Acts 1:9-14 And when he had spoken these things, while they beheld, he was taken up; and a cloud received him out of their sight. And while they looked stedfastly toward heaven as he went up, behold, two men stood by them in white apparel; Which also said, Ye men of Galilee, why stand ye gazing up into heaven? this same Jesus, which is taken up from you into heaven, shall so come in like manner as ye have seen him go into heaven. Then returned they unto Jerusalem from the mount called Olivet, which is from Jerusalem a sabbath day’s journey. And when they were come in, they went up into an upper room, where abode both Peter, and James, and John, and Andrew, Philip, and Thomas, Bartholomew, and Matthew, James the son of Alphaeus, and Simon Zelotes, and Judas the brother of James. These all continued with one accord in prayer and supplication, with the women, and Mary the mother of Jesus, and with his brethren.
We are told in these simple words what the Apostles did immediately after the Ascension of our Lord Jesus Christ into heaven. Fresh from the wonderful and touching sight of their beloved Master being taken away from them – with the message brought by angels bidding them to expect His Second Advent still ringing in their ears – they returned from Mount Olivet to Jerusalem and went at once “into an upper room”. They immediately sensed the urgency of prayer. Who do you think they learned that from? Jesus Himself.
This upper room prayer meeting sets before us the example of corporate prayer. After the Ascension of Jesus Christ, this group of believers immediately began to pray together, to worship, and to exhort one another. Take note who was in this upper room. Also note that unity which characterized this first meeting in the “upper room.” We are told expressly, that they were all there “with one accord,” that is, of one mind. There were no divisions among them. They believed the same thing. They loved the same Person, and at present there was no disagreement among them. They weren’t Baptists or Calvinists or Armenians or Charismatics; they were simply souls that had been redeemed by grace, through faith in Jesus Christ. They believed in Jesus Christ; they loved Jesus Christ; they knew He was alive, and they longed for His kingdom to come in glory and power.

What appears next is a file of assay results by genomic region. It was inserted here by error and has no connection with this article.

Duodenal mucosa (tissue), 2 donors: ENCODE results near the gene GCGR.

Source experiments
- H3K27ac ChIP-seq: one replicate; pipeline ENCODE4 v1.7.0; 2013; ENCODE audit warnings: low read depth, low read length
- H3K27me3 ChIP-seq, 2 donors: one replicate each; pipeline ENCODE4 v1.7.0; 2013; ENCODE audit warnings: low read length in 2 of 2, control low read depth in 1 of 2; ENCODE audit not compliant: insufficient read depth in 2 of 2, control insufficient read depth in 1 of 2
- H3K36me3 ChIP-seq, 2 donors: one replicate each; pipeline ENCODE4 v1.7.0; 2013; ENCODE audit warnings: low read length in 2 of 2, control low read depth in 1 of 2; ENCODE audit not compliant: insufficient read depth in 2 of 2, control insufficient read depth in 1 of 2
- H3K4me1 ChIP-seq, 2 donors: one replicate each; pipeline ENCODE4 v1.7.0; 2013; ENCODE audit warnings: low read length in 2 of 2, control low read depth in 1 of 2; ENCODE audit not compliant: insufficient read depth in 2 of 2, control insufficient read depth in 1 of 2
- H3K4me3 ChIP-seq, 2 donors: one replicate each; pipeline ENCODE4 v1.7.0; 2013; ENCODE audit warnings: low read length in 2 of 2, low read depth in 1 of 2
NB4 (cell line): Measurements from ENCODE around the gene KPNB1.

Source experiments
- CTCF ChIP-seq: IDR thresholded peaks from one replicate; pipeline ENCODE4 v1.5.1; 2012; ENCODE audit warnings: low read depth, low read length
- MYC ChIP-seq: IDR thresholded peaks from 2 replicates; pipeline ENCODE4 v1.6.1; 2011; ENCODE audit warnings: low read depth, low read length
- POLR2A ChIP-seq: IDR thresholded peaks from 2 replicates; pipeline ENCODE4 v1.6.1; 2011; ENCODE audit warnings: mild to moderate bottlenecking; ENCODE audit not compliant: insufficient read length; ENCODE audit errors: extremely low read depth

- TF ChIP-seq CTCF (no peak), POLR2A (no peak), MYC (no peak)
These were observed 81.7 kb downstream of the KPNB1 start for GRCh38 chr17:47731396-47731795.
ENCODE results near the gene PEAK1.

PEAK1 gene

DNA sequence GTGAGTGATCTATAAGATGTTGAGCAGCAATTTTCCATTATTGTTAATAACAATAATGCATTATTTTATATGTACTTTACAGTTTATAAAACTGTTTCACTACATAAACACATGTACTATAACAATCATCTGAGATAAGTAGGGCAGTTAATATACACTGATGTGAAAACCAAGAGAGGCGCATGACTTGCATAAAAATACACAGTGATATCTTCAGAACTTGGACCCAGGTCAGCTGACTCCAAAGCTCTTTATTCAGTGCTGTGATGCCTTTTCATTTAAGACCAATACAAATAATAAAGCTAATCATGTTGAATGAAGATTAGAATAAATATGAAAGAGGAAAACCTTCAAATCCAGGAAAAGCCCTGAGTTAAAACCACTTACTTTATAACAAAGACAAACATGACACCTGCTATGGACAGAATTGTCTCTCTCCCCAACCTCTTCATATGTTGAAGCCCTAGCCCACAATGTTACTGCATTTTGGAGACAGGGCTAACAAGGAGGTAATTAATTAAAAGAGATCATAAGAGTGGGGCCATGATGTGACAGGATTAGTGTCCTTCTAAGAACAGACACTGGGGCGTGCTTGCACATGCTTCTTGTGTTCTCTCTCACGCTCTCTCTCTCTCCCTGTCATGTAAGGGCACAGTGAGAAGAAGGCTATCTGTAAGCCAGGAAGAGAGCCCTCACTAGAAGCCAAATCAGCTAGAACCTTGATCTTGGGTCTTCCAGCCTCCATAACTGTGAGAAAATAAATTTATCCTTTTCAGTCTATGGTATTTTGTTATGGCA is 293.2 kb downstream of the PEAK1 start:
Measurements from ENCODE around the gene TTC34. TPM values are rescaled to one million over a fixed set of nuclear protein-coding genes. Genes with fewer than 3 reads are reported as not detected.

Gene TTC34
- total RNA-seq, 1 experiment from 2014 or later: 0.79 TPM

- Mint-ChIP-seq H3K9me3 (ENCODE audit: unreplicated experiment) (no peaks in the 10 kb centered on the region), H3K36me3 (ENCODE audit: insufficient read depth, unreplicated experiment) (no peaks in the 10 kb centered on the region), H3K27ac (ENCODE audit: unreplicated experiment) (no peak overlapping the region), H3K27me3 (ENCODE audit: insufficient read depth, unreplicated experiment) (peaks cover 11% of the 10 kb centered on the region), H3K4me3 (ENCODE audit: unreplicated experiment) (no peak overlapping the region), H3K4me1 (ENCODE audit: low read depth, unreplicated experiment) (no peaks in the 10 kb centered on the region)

They came with one united purpose, and that was to pray together and wait upon Him. We are told expressly that they were continuing “in prayer and supplication.” Here, again, we should mark the original Greek. The expression denotes that prayer was a continued and habitual practice at the inception of the church. Their one agenda was to seek The Lord and His face. That was the priority then, and that is to be our priority until Jesus returns.